Author: Sami Ahmad Khan
Genre: Indian fiction
Publisher: Rupa Publications
Copy courtesy: Author/ Publisher
Reviewing books has become a constant source of pleasure in my life, and it is now earning me some precious acquaintances too. I first found out about ‘Red Jihad’ via Twitter and immediately offered to review it. It is hard to ignore a book whose title has the words ‘Red’ AND ‘Jihad’ in it. The author, Sami Ahmad Khan, sent me a personal copy when the publishers delayed. Facebook friendship and a treasured camaraderie ensued, but that is a story for another day. The hero of this blog post is Sami’s debut novel, ‘Red Jihad: Battle for South Asia’.
‘Red Jihad’ revolves around an idea that is too eerily real to be thought of entirely as fiction. Set in the very near future (2014), the basic plot is about a coalition between Pakistani Jihadists and Indian Naxalites for a terror ploy, and an ensuing war between India and Pakistan. Yes, shudder! Indian Naxalite Agyaat ties up with Pakistani extremist Yasser Basheer to hijack the Indian experimental missile, Pralay and use it on India, thereby deflecting the government’s focus from the Red corridor. But when the missile intriguingly changes course and lands on Lahore instead of Delhi, the consequences change drastically. Pakistan wages war against her neighbor despite the Indians pleading innocence and the possibility of a nuclear war looms large.
Other nations get involved and political conspiracies abound, deepening the quagmire…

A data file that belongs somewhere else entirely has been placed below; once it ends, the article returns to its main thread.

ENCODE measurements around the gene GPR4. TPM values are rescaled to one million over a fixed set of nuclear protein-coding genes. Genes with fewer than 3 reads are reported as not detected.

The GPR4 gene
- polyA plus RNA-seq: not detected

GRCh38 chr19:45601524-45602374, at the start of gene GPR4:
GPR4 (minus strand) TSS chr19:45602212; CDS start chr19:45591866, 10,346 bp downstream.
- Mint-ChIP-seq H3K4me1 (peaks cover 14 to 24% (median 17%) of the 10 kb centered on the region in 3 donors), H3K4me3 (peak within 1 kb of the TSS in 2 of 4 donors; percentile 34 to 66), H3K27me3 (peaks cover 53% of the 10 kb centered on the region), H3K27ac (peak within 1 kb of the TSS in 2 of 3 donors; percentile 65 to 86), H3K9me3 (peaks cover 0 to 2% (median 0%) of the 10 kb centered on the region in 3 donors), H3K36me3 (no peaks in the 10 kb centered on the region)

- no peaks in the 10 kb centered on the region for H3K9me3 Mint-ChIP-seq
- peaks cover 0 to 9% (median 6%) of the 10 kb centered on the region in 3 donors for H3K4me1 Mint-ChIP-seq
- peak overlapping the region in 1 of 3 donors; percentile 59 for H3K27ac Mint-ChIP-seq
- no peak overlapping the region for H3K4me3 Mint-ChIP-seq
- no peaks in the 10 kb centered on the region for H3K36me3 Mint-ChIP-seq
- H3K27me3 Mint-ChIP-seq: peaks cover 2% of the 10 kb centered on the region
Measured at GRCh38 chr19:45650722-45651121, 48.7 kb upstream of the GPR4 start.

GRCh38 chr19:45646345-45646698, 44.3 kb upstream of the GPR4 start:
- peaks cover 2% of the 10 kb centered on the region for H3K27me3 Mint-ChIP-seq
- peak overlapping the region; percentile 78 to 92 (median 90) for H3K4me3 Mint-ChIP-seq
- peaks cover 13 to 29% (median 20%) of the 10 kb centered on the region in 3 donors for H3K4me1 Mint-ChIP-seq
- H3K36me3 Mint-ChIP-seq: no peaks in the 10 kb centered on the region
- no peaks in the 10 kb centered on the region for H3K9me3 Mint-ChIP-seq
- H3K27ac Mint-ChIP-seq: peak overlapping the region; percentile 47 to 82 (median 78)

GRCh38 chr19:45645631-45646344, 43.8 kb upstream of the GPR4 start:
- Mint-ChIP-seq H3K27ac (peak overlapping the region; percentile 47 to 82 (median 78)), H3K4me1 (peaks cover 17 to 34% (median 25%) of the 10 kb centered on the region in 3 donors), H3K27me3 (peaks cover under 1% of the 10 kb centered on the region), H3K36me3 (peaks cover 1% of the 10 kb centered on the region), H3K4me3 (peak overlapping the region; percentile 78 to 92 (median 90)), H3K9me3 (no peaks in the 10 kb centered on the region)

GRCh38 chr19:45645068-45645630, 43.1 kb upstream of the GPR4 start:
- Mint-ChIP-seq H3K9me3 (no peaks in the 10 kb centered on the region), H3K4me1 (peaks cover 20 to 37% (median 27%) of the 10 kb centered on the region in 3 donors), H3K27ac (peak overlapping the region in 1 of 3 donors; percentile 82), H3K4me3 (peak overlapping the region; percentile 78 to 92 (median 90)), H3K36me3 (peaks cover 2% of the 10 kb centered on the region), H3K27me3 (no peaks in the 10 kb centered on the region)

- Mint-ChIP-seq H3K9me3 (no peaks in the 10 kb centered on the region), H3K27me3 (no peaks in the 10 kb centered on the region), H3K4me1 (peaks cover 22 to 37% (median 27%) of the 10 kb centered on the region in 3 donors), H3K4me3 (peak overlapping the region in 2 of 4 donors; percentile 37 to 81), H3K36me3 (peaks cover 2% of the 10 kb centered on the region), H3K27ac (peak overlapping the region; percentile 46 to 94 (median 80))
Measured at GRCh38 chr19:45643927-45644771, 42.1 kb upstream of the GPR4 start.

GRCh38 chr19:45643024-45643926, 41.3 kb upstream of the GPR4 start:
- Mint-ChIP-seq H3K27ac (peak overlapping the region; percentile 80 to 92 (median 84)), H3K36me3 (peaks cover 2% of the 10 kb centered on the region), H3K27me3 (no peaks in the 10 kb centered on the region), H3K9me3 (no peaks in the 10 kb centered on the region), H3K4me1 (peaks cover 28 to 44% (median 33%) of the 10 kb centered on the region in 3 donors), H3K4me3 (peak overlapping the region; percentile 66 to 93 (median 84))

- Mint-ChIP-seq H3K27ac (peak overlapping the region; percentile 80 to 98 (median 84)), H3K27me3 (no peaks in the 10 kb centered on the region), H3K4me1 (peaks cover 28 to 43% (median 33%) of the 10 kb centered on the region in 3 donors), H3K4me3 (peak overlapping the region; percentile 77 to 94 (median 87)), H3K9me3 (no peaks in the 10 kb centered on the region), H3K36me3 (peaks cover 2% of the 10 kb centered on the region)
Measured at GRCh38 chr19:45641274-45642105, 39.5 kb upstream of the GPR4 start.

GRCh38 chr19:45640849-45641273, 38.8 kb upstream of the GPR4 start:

‘Red Jihad’ is a powerful debut novel with an intriguing storyline, but it is not without its flaws. Throughout the book, I kept getting the feeling that the author is trying hard to write like someone else, to emulate a style. His voice does not quite sound his own. The writing is jerky in places, the humour, a little awkward and the metaphors, a tad forced. But then, these are all souvenirs from a first.
However, this first is also page-turner. ‘Red Jihad’ keeps you riveted throughout, with the ping ponging action between strategy rooms of the Indian and Pakistani military. Now the missile’s on its way to Delhi, now it’s on Lahore. Now a general is barking orders to start war, now a prime minister is saying no. It is an out and out guy novel (yeah, I’m sexist alright), and I can almost imagine the glee on Sami’s face as the plot took shape in his head and his pen gave it life. Guns & fighter planes, tanks & submarines, good guys & bad guys – the book has all that a creature of testosterone will want. The writer even goes to great lengths to describe the names and makes of the weapons, but it often seems unnecessary. The means of war sometimes take precedence over the ends.
But that’s not to say that the book is lacking in its message of hope and humanity. More than once in the book, Sami makes the reader take a hit from a bomb or a bullet. Or he leads the reader by hand to an improbable though not impossible situation where a Pakistani soldier and an Indian army man are building a warm solidarity. Sami tries to give shape to the dream of friendship between the Indian and Pakistani nations – the kind of message this generation needs to grow up hearing. Read it.